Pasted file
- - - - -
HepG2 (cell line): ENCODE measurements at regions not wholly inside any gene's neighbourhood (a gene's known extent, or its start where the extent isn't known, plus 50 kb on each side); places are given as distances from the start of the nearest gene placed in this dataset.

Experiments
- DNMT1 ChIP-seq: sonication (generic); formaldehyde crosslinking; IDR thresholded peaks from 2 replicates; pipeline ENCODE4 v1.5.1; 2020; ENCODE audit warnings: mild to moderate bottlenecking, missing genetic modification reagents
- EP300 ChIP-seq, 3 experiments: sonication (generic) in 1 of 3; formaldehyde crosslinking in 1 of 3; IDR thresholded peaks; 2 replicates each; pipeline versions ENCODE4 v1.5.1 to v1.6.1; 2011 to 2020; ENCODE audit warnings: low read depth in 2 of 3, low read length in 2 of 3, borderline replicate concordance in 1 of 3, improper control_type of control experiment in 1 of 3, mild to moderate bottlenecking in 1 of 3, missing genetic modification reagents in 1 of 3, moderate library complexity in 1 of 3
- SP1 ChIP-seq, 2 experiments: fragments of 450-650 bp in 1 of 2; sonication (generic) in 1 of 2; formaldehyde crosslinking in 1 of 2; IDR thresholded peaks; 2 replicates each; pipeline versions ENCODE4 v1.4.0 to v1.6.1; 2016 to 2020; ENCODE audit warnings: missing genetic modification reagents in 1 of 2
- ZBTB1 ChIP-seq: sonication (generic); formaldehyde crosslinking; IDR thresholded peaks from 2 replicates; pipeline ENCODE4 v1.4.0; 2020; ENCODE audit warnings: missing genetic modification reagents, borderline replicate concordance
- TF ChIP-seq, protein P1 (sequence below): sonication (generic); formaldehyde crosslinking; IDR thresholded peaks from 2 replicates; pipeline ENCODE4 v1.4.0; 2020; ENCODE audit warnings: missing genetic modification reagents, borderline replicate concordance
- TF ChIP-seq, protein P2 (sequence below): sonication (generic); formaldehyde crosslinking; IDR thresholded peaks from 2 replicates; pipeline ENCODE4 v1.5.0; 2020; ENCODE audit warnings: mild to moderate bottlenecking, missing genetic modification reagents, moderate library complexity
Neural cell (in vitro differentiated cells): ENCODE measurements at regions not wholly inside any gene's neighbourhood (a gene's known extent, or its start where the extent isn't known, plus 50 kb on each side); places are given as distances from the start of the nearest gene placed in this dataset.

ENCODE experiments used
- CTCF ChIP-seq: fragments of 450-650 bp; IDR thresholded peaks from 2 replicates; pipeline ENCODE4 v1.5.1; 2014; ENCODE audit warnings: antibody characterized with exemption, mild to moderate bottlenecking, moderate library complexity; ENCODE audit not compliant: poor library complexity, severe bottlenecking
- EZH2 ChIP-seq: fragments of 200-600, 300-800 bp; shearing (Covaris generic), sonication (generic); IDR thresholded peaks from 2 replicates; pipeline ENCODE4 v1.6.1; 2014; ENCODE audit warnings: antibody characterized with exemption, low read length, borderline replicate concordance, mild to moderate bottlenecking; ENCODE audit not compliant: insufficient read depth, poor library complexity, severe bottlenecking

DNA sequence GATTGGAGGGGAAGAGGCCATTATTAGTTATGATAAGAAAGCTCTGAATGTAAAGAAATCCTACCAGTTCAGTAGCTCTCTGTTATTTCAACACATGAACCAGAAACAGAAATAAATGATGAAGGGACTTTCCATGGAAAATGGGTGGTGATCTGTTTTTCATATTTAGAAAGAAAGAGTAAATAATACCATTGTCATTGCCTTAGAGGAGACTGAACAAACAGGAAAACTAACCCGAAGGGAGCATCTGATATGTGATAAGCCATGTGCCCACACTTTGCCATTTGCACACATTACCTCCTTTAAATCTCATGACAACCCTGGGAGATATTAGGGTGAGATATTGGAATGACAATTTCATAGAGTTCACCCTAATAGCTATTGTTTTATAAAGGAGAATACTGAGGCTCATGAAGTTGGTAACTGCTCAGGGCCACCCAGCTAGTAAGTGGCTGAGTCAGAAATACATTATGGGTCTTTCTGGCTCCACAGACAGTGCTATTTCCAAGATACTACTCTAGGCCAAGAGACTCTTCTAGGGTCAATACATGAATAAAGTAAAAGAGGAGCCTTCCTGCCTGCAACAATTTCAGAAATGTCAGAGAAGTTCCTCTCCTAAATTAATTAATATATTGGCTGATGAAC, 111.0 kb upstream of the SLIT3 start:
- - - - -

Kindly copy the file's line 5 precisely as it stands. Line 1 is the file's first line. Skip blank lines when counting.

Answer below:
- SP1 ChIP-seq, 2 experiments: fragments of 450-650 bp in 1 of 2; sonication (generic) in 1 of 2; formaldehyde crosslinking in 1 of 2; IDR thresholded peaks; 2 replicates each; pipeline versions ENCODE4 v1.4.0 to v1.6.1; 2016 to 2020; ENCODE audit warnings: missing genetic modification reagents in 1 of 2